New Conflicts Over Featherbedding
A bitter struggle over union work rules has been a prime factor in making the current steel strike the longest in 40 years. Steel management and steel labor have locked horns over authority to alter working conditions which vary from plant to plant across the country. Another fight about work rules is apt to be the central issue in negotiations between the railroads and railroad operating employees on labor agreements to replace contracts which expired Oct. 31. The same question has been involved this year in labor disputes on the nation's waterfronts, in the packing industry, and in other sectors.
Industry's stated objective in each case has been to remove supposed bars to increased productivity. Labor's stand has been based on fear that, without protective rules, employers will seek to increase productivity by speeding up operations or by extending mechanization or automation without providing adequately for workers whose jobs are taken away in the process. In sum, management wants the unilateral right to eliminate what it views as loafing or featherbedding, while organized labor is bent on preserving rules which it considers necessary to protect the worker, his job, or both.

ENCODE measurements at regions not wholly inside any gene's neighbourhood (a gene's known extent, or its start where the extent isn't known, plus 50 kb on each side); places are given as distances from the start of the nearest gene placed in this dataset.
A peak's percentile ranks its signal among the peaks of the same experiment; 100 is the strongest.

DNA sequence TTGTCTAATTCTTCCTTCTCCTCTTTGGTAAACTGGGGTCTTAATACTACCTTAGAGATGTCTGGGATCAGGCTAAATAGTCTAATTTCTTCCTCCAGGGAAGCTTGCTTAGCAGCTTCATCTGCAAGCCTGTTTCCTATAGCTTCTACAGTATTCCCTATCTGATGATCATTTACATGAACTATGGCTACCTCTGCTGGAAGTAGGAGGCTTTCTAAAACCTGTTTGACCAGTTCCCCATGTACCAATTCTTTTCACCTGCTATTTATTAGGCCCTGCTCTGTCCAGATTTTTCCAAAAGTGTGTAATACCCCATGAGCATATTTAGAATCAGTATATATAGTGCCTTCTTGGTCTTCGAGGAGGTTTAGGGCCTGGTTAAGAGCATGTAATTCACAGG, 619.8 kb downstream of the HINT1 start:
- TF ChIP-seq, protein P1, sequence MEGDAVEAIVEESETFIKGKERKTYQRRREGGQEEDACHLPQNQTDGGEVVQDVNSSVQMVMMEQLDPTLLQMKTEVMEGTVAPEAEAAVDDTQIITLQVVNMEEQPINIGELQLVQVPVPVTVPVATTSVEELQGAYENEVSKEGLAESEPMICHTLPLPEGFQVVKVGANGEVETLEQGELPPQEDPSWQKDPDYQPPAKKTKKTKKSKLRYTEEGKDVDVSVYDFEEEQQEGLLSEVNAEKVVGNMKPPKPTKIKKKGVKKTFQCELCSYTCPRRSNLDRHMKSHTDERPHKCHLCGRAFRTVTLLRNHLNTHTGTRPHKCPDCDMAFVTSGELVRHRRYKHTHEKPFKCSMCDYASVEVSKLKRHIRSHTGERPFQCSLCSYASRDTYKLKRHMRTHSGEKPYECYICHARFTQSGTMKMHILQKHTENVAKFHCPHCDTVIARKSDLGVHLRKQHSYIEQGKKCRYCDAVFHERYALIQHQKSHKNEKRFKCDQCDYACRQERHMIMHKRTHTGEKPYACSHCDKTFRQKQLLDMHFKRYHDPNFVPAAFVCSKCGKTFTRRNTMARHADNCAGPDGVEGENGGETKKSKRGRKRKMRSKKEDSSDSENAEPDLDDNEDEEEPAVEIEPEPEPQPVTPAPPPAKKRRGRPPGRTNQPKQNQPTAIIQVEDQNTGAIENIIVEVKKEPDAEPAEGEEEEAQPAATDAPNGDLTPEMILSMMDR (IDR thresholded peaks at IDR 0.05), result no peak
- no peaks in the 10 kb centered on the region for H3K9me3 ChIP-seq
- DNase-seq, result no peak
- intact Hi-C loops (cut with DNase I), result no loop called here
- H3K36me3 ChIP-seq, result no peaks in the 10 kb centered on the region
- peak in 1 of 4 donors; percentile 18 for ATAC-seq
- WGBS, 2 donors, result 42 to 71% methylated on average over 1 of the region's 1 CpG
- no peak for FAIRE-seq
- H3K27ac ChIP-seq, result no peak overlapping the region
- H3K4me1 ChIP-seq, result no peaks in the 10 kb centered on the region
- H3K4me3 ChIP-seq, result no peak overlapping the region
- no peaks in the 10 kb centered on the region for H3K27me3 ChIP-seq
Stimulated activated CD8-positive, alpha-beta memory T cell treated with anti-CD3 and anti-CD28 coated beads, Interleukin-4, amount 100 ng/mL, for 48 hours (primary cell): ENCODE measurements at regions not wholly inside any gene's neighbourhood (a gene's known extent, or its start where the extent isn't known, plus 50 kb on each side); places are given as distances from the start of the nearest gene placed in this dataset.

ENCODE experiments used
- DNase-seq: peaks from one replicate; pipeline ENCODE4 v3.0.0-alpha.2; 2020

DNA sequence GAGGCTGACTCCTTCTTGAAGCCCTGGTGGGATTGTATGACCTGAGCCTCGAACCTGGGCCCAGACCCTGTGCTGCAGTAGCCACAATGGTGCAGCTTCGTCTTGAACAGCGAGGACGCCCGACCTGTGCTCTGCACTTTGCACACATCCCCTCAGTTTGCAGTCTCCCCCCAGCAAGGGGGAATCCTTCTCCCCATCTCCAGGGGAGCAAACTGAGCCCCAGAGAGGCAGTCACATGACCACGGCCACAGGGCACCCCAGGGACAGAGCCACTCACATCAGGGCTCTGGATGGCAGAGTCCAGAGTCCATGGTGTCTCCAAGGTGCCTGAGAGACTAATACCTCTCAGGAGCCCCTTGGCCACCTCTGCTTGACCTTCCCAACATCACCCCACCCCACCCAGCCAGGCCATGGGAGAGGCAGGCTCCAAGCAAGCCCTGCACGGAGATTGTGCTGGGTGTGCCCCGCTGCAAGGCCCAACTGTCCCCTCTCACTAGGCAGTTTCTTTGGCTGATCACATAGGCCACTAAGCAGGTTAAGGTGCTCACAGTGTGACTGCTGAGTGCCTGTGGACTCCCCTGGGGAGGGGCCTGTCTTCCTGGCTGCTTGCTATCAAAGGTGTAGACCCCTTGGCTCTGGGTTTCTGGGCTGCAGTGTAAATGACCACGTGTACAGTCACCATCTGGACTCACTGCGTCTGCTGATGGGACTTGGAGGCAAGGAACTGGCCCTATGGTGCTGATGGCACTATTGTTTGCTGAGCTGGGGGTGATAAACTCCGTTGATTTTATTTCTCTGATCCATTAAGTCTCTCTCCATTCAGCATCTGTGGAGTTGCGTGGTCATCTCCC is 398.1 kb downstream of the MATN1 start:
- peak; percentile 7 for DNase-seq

General Nature of Union Make-Work Rules
The term “featherbedding” cannot be precisely denned; in general, it is taken to mean use of more manpower than is necessary to do a given job. Chief among union work rules, written or unwritten, which are often accused of responsibility for feather bed ding are rules that limit the operating speed of machines; limit the amount of work that may be performed over a specified span of time; require adherence to established work practices; impede introduction of new machinery; regulate the size of work crews; or require performance of duplicative work or the independent performance of work that could be done in the course of other operations.